Jackson Pollock is one of the most recognizable names in Modern art. However, the woman who enabled much of his success is not as widely known. His wife, Lee Krasner, had a passion for his work that surpassed all else. Calling Pollock a “living force,” Krasner focused on promoting his career. However, this does not mean that her own art was uninspired. She was an important figure in the Abstract Expressionist community.
Lee Krasner was born to Russian Jewish immigrants in 1908 Brooklyn. The sixth child and first born in America, she was not one to blend in with a crowd. Her fierce independence and intense nature made her both a visceral artist and a challenging student. As a student, she picked up on many of the styles and techniques that would influence the rest of her career – Fauvism and Cubism. Matisse was another important influence on her paintings, specifically her use of bright colors. Radical ideas suited her.
The growing Modern art scene called to Krasner and she was determined to be part of it. She befriended a number of artists and was invited to take part in the “French and American Painting” show. The focus of the exhibit was to display that American art could now stand apart from European art. Krasner came across a name that sounded unfamiliar, Jackson Pollock. It puzzled her. She later visited his studio unannounced and asked to see his work.
Pollock’s work seduced her. In turn, her keen eye and good judgment helped Pollock edit his work and find his place in the blossoming avant-garde community. Gradually, focus was torn from her own art. While promoting him, Lee Krasner produced what she called “gray slabs” devoid of style or personality. Devoting so much of her energy to his career lead to neglecting her own work. However, Pollock was her passion. He challenged her. She wished to be surrounded by his influence and reject any other. They soon married.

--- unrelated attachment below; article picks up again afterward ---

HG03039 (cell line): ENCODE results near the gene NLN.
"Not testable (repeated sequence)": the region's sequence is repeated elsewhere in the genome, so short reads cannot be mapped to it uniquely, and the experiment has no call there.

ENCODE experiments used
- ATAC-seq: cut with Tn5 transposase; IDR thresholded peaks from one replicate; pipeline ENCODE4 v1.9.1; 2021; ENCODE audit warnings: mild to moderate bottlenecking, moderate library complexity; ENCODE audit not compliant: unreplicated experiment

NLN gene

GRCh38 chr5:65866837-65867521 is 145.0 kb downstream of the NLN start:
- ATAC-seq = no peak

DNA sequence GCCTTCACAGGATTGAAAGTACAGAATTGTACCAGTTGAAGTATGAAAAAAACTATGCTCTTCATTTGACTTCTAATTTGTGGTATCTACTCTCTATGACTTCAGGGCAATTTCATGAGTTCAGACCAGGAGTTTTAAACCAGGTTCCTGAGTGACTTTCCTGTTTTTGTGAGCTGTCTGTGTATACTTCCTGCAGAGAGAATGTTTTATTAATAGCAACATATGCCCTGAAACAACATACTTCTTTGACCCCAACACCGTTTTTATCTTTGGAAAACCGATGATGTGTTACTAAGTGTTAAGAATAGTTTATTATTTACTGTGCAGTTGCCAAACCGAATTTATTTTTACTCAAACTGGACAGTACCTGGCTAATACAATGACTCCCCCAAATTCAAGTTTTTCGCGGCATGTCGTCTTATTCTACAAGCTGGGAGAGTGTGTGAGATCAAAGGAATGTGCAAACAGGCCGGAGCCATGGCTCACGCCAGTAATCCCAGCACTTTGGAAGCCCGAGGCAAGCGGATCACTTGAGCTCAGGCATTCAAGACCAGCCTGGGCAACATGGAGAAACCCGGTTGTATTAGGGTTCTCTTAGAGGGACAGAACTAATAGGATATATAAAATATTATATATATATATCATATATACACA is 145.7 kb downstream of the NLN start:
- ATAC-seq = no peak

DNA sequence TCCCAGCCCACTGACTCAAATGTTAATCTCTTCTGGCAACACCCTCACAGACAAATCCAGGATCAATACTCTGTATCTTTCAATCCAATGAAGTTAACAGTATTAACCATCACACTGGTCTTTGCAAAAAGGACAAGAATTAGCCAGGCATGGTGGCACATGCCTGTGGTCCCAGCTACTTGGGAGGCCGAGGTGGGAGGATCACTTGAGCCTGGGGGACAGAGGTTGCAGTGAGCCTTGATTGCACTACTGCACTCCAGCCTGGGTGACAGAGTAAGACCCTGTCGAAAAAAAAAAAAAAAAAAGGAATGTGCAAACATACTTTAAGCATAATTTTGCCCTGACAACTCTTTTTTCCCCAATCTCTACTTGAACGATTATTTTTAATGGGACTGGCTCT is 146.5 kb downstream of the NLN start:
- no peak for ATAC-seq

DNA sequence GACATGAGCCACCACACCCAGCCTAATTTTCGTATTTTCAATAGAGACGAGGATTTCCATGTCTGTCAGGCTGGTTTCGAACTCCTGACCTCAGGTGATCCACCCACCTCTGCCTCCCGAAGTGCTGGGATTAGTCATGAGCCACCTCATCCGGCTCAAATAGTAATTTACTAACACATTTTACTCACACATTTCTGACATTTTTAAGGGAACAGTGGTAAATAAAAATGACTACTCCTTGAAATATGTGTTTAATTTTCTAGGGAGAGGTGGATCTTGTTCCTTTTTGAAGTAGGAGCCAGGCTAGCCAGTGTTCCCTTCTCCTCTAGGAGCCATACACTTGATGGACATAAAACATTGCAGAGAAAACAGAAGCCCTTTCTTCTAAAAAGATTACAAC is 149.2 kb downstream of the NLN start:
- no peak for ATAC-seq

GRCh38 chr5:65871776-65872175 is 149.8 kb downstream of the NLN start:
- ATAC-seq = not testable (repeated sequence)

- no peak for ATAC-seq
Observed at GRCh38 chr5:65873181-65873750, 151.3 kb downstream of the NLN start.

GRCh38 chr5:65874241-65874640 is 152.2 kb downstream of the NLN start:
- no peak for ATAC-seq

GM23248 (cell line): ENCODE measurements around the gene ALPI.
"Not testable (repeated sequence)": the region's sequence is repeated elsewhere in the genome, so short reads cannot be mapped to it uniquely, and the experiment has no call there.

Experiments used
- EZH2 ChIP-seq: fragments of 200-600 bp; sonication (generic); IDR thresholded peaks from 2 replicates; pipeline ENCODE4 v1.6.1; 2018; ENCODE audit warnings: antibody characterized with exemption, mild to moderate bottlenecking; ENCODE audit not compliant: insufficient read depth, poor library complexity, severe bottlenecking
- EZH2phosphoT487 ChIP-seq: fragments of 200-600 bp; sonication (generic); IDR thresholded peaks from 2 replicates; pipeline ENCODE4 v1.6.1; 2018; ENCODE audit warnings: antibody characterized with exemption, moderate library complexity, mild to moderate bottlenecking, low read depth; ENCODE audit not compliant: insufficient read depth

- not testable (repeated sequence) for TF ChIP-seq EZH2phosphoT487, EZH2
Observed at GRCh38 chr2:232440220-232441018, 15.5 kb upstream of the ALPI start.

In 1956, Pollock died in a single car drunk driving accident in front of their barn. It was a heavy blow to Krasner and she turned to painting to deal with the pain. During this period she produced her most evocative works. Loss and anger were captured in bright, floral, and grand sweeping brush strokes. This became the base of two series – Earth Green and Night Journey.
Krasner had always maintained that her work was autobiographical. The paintings created after Pollock’s works are intense, mad scrambles of paint. Form is hidden under abstraction, giving the works an eerie quality.
In her later career, Krasner turned to collage. Finding herself unsatisfied with her older works, she cut up the canvases and reused them. Recycling her old works into different ones breathed new life into them. It also revitalized Krasner, who avoided stagnation and repetition.
Lee Krasner left an impact on the art world. Not only did she help bring Pollock to the forefront of American art, she crafted layered and innovated pieces of art.
Kenny Ackerman is an Art Dealer in New York, specializing in Fine Art Paintings from 19th-21st century Europe and America. To buy or sell original paintings by Lee Krasner contact Ackerman’s Fine Art here.
Painting: Lee Krasner. Composition, 1949, Philadelphia Museum of Art